Wednesday, December 28, 2016

Post-Election Predictions

Trigger warning: some of the below predicts that "Trump will be bad differently than you expect" or "Trump will be bad in some ways that we prefer not to acknowledge Obama was bad."

A little late to market here, but I wanted to get some predictions of what the Trump presidency might bring before the end of the year.
  1. The market for individual health insurance will sputter over the next two years.  [Of course, that was true to some degree no matter who won the election.  Insurance companies largely have not been able to turn a profit on the Obamacare exchanges, and the expiration of the reinsurance and risk corridor programs was always going to lead to a larger price hike in 2017.]
  2. Trump will deport fewer people in his first term than President Obama did in his first.
  3. Fewer Americans will be targeted and assassinated by drone strike under Trump's first term than under Obama's.
  4. The media will continue to focus on Trump's personality and antics, but there will be even more focus on the personality and antics of Trump advisers. 
  5. There will be a recession in the next four years.  [If we avoid a recession in the next four years, then the 2009 - 2020 expansion would be the longest expansion of the post-war era.  My current guess is a strong dollar triggers financial distress among foreign issuers of dollar-denominated corporate debt, but who knows for sure?]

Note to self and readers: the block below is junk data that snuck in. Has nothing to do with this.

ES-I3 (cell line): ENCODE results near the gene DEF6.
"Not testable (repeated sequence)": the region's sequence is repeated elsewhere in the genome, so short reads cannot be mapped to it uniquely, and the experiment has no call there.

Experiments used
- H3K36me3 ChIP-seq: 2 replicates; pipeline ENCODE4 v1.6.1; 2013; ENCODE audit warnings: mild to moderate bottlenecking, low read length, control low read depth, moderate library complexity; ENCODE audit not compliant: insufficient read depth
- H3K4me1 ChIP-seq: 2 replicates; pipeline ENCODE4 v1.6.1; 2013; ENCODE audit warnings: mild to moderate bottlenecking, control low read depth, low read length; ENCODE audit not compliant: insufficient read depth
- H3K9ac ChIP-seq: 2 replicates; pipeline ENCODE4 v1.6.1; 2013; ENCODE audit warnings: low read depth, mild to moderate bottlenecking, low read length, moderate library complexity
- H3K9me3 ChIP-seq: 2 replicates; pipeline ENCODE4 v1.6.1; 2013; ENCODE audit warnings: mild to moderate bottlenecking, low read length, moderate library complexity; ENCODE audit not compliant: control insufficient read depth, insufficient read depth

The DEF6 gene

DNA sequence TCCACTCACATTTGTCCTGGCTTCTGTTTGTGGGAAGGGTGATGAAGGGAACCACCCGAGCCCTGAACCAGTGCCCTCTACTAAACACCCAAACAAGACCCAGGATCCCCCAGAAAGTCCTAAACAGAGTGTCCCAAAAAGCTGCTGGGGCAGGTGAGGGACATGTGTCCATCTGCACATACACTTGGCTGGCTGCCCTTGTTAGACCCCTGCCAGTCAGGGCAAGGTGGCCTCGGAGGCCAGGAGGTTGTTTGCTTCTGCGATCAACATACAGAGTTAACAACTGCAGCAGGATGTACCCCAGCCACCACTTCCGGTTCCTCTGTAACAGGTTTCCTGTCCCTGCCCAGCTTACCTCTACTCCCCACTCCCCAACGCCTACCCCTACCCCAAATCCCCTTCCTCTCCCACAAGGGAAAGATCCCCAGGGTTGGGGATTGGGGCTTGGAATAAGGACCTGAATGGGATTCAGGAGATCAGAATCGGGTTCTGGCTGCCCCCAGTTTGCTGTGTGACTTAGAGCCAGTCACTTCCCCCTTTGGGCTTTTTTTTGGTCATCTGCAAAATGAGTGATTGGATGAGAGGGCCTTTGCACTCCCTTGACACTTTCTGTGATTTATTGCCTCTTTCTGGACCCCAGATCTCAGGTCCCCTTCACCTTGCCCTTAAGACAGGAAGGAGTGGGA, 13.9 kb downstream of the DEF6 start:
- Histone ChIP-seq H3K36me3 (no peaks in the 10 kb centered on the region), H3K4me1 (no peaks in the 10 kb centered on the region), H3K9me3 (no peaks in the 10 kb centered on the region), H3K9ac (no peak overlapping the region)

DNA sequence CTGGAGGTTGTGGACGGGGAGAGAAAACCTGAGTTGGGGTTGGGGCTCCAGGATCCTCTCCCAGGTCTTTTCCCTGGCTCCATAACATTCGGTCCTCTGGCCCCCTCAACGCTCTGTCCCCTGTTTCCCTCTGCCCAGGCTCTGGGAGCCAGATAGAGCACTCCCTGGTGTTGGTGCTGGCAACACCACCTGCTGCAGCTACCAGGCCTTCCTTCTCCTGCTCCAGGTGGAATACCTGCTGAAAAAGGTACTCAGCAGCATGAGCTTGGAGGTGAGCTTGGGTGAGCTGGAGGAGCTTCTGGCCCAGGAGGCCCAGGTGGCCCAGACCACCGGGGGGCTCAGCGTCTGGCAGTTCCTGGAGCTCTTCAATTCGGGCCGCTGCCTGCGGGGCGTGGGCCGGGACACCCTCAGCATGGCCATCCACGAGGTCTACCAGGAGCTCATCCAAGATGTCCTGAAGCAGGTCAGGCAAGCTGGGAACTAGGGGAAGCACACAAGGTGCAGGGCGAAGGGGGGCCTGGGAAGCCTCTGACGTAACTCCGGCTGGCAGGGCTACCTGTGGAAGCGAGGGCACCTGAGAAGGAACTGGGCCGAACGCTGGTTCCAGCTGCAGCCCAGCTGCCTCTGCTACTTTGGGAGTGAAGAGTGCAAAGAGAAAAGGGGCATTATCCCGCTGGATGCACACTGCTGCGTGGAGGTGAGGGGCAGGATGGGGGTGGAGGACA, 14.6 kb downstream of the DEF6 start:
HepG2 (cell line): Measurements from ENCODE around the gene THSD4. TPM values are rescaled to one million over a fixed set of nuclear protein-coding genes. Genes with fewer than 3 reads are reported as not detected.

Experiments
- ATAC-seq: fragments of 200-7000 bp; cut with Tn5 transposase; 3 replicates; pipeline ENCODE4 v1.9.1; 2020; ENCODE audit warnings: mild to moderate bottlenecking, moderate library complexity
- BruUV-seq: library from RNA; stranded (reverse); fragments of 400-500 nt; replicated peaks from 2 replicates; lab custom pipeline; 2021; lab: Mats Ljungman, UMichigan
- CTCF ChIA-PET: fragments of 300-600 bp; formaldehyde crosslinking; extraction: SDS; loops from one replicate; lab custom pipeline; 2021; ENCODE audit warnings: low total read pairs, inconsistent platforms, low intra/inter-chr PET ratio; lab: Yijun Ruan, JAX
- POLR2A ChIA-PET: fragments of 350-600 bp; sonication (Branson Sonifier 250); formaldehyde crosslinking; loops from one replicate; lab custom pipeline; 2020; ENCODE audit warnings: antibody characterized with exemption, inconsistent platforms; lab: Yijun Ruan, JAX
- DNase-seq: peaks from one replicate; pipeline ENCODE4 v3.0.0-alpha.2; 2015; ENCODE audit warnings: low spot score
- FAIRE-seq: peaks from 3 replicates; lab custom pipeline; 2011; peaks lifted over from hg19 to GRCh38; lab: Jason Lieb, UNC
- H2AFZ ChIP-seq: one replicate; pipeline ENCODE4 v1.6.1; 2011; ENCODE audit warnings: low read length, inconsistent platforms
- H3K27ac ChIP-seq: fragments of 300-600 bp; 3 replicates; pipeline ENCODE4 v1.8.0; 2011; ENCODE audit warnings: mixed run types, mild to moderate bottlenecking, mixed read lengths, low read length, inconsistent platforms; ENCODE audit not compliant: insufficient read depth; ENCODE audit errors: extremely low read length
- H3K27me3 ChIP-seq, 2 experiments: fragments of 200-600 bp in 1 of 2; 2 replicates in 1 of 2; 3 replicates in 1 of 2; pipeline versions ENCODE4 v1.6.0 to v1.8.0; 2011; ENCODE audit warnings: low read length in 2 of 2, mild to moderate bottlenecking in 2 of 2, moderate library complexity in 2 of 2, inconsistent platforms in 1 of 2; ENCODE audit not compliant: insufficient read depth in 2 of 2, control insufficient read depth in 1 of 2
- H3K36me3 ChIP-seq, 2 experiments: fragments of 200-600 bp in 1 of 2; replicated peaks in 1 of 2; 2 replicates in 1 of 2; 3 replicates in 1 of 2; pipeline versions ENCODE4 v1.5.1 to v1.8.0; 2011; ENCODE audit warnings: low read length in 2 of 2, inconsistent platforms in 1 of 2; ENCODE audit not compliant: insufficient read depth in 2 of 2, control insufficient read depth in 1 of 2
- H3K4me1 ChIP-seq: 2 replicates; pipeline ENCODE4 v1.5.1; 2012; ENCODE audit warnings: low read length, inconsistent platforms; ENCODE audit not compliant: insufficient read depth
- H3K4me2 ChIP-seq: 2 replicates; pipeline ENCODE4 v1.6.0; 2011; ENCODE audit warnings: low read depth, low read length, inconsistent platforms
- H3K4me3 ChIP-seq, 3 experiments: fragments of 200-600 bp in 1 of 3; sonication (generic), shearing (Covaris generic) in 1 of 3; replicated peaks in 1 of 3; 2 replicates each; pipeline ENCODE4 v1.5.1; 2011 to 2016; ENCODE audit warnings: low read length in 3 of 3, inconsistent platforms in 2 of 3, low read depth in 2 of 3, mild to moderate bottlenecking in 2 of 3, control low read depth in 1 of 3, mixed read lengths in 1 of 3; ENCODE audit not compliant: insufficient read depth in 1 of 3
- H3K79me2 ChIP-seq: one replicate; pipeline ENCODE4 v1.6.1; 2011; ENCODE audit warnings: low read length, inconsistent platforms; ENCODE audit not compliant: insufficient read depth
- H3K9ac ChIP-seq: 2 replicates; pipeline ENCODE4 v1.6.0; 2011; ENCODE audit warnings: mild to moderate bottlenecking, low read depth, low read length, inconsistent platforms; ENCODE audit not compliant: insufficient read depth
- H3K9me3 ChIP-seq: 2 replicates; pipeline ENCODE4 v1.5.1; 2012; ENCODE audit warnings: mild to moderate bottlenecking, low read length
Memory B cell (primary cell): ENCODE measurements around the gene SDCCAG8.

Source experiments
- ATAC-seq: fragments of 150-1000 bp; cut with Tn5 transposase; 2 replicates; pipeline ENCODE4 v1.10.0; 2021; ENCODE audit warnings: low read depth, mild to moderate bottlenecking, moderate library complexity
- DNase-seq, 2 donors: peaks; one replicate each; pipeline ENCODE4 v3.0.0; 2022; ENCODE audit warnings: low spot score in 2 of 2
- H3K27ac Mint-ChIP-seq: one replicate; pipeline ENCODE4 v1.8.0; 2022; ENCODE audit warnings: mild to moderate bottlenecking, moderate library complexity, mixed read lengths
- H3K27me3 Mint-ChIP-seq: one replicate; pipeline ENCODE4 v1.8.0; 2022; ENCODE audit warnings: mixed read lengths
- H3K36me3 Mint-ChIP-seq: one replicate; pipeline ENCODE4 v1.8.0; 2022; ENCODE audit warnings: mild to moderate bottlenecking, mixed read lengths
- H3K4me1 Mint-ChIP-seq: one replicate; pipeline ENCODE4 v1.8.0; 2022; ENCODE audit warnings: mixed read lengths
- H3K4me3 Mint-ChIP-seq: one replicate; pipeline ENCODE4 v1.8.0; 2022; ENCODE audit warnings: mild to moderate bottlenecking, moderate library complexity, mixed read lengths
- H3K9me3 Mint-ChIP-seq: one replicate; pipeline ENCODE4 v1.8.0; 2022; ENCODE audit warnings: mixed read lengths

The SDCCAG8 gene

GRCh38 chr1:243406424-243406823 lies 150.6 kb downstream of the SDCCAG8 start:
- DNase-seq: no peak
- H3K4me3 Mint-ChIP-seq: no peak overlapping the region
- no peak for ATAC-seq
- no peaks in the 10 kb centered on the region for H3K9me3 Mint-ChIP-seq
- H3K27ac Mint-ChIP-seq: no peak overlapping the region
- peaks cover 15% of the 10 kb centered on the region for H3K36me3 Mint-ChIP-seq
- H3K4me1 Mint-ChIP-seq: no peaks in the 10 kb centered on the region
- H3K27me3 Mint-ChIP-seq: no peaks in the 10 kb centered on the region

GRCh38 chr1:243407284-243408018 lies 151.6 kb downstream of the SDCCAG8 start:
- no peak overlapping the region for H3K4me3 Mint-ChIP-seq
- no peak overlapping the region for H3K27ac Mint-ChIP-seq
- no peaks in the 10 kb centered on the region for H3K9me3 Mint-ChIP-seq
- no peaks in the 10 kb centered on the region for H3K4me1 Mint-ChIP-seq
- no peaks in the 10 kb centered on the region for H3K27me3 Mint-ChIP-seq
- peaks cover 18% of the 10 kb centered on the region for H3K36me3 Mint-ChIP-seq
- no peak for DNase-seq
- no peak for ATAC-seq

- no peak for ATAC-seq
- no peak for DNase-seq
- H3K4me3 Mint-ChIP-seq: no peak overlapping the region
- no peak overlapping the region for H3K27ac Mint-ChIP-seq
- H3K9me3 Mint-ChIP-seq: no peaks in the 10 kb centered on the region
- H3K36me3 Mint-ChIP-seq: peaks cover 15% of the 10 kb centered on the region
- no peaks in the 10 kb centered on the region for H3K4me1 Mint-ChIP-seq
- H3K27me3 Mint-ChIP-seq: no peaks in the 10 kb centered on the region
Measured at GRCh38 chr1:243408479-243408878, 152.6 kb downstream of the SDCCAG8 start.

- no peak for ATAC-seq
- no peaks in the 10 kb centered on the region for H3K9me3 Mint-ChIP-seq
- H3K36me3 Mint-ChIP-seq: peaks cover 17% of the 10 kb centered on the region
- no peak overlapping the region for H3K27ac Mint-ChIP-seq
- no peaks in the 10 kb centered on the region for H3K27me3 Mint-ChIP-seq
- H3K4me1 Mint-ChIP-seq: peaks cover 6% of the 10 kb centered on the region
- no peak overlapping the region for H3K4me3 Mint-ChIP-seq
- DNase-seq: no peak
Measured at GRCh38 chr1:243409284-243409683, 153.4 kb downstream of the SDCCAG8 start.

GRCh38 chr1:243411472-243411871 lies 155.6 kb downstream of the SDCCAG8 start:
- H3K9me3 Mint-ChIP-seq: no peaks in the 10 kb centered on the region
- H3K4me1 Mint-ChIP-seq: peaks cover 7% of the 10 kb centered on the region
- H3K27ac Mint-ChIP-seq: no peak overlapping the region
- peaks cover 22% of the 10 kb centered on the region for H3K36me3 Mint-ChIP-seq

6. The Fed will lose some independence.  [Consider this: the FOMC has already raised the target rate as many times since Trump was elected as it did for the entire eight-year period of November 2008 to November 2016.  Obviously that's a spurious correlation, but you try coming up with an equally simple statement rebutting the notion the Fed may be playing favorites.  I'm pessimistic here because the easy evidence will lend itself to Trump supporters' biases.]
  7. No one will say that the Fed has lost some independence.  [Instead, the Fed will sacrifice a little this time around to this president to sidestep outright politicization.  We'll widen our confidence intervals for rate changes with a bias towards undershooting.  Rates will go up, but they will come in on the low end of the newly widened expected ranges.   Herculean efforts will be made to justify the undershooting as really quite intellectually sound, and not at all affected by Trumpian bluster.  A few people will note we've seen this movie before.]

Sunday, December 11, 2016

Climate Skepticism


Mexico City is far from Mumbai: 15,644 km separate the two.

Alternatively put: Mexico City lies 15,595 km to west and 50 km to the north of Mumbai. Mexico City is far from Mumbai.

Both statements show Mumbai is, in fact, far from Mexico City.  However, the west/north breakdown seems a bit unnecessary, no?

Now consider this from David Romer, the Herman Royer Professor of Political Economy at UC Berkeley:
Nordhaus (2008) concludes that a reasonable estimate is that the overall welfare effect as of 2100 is likely to be slightly negative--the equivalent of a reduction in GDP of 2 to 3 percent.  This corresponds to a reduction in average annual growth of only about 0.003 percentage points.  Not surprisingly, Nordhaus finds that drastic measures to combat global warming, such as policies that would largely halt further warming by cutting emissions of greenhouse gasses to less than half their 1990 levels, would be much more harmful than simply doing nothing.